If we leave innovation aside for the purposes of this article it is clear that a business lives or dies on its ability to create customers and make a profit from that activity. Since this is so apparently the case then a very important question arises: If marketing is so crucial to the existence of a business then why do so many businesses fail to give it the attention it deserves?

We mostly write about tech companies which are largely led by those trained in one or more of the engineering disciplines or have either a computer science or computer programming background. Most of these people have been trained and are equipped with mindsets that centre around incremental, iterative, step by step, logical and quantifiable processes.

Marketing, looked at from the angle of the tech-entrepreneur, can seem like a a quilted tapestry of guess work, exhortations and mysterious incantations that are conspicuously lacking in anything substantive, either conceptually or physically, to grab on to and manipulate in any useful way.

Marketers, in too many cases, don’t help themselves very much by seeming to speak fluent jargon and making far too free and liberal use of the all-time mass murderer of meaning – bizspeak.

What is a business owner to do? Huge amounts of effort and time and have gone into innovating and developing a product but they still have to find an efficient way to get their product into the hands of a paying customer.

Many small businesses and startups, with their restricted budgets, choose to run counter to Drucker’s dictum in viewing marketing as a cost and a liability rather than an essential and core part of the business process.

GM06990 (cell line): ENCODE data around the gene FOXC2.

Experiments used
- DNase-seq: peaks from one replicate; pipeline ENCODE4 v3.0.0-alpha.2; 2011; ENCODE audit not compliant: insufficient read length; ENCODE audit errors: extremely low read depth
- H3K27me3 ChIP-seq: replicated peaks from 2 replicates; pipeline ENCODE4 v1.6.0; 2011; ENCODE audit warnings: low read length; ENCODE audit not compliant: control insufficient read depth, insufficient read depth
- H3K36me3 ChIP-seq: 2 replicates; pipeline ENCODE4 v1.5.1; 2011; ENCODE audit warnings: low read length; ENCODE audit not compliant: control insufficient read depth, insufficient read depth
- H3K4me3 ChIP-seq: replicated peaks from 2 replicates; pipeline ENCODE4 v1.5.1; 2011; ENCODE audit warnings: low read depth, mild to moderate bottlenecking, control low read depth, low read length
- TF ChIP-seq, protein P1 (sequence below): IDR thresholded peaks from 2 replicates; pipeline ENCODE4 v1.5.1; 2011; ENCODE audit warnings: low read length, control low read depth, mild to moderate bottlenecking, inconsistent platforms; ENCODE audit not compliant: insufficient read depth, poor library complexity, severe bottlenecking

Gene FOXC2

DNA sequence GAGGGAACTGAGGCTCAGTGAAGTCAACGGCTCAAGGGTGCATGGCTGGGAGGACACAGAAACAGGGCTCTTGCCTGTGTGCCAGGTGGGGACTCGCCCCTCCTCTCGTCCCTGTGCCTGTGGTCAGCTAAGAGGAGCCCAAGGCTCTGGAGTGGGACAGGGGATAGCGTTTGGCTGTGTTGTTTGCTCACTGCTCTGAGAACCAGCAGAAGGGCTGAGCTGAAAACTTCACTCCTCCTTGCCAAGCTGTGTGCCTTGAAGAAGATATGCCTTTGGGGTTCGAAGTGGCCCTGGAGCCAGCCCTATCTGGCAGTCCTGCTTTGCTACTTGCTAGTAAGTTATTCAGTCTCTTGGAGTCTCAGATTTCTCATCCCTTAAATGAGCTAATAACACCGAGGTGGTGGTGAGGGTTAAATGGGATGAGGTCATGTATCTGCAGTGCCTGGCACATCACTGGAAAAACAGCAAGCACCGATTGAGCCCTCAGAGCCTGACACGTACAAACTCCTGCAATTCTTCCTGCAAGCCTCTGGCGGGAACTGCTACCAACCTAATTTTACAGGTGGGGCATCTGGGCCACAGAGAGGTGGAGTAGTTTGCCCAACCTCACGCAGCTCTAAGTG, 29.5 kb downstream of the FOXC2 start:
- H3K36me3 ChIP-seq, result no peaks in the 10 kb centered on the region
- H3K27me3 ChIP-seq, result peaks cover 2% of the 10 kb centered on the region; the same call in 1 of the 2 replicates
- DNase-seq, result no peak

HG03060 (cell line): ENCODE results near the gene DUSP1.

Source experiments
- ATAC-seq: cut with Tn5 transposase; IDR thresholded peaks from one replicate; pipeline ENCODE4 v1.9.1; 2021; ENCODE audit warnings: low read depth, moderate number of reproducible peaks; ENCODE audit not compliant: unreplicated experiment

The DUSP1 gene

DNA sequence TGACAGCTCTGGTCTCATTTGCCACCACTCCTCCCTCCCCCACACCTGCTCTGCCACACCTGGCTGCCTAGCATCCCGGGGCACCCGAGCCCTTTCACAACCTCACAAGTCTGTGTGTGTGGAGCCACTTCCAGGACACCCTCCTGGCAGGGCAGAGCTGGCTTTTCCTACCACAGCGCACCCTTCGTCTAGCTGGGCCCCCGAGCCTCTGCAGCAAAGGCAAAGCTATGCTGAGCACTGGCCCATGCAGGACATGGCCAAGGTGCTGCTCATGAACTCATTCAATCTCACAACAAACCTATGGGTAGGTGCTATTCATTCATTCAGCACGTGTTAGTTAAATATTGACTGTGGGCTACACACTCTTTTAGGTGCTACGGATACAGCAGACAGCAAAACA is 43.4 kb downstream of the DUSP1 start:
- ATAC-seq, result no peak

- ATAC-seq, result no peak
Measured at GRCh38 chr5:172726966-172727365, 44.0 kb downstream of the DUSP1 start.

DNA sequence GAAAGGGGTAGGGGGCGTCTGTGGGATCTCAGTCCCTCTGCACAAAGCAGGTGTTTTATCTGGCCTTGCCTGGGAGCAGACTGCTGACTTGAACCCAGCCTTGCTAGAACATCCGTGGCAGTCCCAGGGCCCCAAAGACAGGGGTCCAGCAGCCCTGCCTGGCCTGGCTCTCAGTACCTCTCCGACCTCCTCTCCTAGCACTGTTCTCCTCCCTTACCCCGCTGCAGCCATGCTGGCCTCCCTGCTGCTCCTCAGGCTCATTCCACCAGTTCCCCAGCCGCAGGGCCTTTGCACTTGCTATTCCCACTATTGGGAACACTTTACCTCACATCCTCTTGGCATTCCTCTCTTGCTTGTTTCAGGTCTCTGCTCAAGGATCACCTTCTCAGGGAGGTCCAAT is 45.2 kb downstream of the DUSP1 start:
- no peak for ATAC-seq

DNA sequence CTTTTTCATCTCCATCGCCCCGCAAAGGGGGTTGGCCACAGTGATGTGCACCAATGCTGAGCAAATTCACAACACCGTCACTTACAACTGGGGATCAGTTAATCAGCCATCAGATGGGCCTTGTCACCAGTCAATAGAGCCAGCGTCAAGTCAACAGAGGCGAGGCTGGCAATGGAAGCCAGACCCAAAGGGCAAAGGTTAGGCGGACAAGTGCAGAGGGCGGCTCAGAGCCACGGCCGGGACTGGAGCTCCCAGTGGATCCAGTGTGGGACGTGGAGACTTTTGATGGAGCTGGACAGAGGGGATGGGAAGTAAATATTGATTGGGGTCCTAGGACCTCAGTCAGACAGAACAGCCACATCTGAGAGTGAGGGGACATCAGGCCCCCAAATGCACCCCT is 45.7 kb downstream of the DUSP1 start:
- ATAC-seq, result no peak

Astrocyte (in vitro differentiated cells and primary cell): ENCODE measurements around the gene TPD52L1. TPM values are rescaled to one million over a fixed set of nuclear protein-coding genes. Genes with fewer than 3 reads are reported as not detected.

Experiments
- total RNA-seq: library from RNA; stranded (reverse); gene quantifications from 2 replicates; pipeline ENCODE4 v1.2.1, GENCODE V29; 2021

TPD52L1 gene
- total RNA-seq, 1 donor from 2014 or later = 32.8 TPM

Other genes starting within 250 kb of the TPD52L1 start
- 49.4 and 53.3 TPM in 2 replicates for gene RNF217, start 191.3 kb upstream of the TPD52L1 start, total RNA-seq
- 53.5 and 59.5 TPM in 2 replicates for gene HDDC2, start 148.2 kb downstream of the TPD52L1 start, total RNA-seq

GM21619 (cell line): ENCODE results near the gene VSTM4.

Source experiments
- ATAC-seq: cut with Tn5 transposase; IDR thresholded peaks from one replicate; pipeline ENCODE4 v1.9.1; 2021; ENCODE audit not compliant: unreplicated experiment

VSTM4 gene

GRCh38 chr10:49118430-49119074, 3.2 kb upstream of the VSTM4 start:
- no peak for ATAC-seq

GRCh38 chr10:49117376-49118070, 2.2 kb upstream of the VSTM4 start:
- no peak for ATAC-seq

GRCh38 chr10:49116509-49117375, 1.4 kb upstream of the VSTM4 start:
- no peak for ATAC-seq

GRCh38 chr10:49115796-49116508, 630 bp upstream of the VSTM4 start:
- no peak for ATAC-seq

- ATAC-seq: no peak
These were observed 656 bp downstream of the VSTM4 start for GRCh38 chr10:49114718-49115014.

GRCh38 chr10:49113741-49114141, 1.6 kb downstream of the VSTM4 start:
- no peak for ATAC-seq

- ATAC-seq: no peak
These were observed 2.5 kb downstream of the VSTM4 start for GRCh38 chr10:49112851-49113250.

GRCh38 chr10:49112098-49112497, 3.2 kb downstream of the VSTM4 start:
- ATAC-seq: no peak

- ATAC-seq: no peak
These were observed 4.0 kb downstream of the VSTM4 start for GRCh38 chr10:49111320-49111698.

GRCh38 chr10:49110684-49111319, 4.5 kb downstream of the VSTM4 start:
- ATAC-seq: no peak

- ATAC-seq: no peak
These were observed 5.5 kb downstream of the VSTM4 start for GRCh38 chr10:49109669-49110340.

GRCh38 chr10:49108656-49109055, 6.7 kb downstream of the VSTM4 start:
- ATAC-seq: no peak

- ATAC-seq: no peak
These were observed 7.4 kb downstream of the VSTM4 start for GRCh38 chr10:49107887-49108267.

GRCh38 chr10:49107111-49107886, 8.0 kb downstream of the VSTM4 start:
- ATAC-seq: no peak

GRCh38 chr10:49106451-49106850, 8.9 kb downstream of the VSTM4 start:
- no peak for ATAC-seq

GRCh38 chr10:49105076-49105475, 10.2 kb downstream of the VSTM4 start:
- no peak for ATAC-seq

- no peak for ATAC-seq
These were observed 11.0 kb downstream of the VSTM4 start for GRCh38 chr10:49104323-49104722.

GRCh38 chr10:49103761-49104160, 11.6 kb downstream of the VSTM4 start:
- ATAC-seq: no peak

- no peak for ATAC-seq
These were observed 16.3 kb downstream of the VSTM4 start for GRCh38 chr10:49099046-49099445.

However, help may be at hand. A new initiative to help inform businesses about marketing and the processes involved has just been started by Maricka Keogh Burke with the assistance of Eimear O’Brien.

They have setup Online Marketing Galway (OMG.) Maricka says her objective is to gather, “…a group of people with similar interests within the West of Ireland and Galway area for online marketing.

Maricka is an Ex-Googler who now works in Galway as a Senior Online Marketing Executive with a local company. She started OMG as she wanted a place, “Where we can share online knowledge.

“I would love to meet more people who are involved with the mobile side of things. I would love to meet more people with the email side of things as well. I see online marketing as an umbrella and there are so many segments underneath that.

“The more and more people get involved, the more and more we can share and take advantage of each other’s knowledge (without giving away competitive information.”)